Interviewer: Can you speak to what things a listener should consider when they’re actually setting up their QuickBooks accounting system? How should they consider what types of reports they may need in the future, how the data that they’re actually inputting in the system is going to affect those reports, and basically, what should the listener consider when they’re starting to set up QuickBooks from scratch, as a new system? How should they be thinking about potential reports that they may need to be using in the future?
Bernard: Well, I think if you’re going to be setting up an accounting system, you have to think in terms of what is it you’re going to need.
Every business owner knows what’s really specific to his or her business and should think in terms of what makes that business a little bit different from a generic business. You can’t produce reports in QuickBooks or any software unless you have the data and unless you’re capturing the data. So, you have to think in terms of,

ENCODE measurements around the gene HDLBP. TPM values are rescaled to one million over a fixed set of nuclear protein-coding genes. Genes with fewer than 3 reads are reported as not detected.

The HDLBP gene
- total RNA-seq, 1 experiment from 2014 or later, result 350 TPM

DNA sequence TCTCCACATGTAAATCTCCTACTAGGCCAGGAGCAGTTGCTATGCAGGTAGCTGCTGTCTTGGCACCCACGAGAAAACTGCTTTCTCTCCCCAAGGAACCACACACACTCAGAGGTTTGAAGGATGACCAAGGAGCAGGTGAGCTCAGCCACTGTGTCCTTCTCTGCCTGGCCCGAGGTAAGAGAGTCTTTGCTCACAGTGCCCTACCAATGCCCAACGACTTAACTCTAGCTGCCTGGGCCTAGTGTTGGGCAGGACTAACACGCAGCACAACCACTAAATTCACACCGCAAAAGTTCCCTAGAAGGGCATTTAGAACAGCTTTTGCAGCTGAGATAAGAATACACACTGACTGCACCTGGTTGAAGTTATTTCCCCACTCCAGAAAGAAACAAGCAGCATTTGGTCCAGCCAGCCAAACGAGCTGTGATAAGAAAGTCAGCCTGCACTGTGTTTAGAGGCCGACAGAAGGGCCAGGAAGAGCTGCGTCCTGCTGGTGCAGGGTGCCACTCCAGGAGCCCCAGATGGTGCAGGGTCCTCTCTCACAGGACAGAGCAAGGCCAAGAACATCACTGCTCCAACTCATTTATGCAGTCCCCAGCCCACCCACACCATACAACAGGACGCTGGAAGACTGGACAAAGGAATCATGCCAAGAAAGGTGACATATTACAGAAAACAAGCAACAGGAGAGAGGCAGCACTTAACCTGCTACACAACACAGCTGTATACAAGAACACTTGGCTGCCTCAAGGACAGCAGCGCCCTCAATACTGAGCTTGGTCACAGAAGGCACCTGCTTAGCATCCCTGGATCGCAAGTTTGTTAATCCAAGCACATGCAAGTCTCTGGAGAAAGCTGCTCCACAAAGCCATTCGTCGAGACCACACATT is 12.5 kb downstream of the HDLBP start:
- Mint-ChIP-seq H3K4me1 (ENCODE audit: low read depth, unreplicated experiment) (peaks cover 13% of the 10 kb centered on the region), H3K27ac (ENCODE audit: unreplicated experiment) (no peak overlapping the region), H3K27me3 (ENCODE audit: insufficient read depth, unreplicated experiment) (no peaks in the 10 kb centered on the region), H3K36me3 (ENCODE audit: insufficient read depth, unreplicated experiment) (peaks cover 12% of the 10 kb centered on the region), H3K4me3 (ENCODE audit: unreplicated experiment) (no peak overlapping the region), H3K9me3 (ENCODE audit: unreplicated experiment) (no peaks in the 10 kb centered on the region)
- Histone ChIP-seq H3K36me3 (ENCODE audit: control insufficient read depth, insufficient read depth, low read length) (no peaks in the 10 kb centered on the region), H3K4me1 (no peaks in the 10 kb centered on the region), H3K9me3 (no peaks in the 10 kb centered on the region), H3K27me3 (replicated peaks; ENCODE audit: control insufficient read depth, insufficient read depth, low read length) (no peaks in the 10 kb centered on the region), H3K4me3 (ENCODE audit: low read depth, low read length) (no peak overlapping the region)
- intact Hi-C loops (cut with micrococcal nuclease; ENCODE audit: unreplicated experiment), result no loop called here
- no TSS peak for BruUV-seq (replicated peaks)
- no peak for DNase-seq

- “What kind of reports would I want to produce?
- What kind of reports am I actually currently producing? Either in Excel or manually.”
You sort of have to reverse engineer those reports and say;
- “Oh. I have three stores. I would like to have reports by location. So, let me see.
- When I enter data, I want to be able to record the location to which a particular transaction pertains.”
So, when you’re thinking of setting up reports, you want to think in terms of the output, and then work backwards to set up your QuickBooks.
What Are Some Of The Basic Reports Available In QuickBooks
Interviewer: Can you elaborate on some of the more basic reports that are available in QuickBooks? For example, what reports are available to help the listener understand the revenue and sales of their business? Both for revenue and sales that’s already been booked, and also, potential revenue that’s coming up in the near future, maybe in the next 30 days. What reports are available within QuickBooks to provide that information?
Bernard: Well, I think there are basically three categories of reports.
- You have a general revenue and cross report, sort of the income statement type reports. It’s pretty easy to understand. You have your revenue. You have your costs, your gross profit, your operating expenses. So, the helicopter overall view of how the business is doing.
- Then, as sort of a subset, you also have, for businesses that have job costing, you could have also the same, but particular job, so particular customers.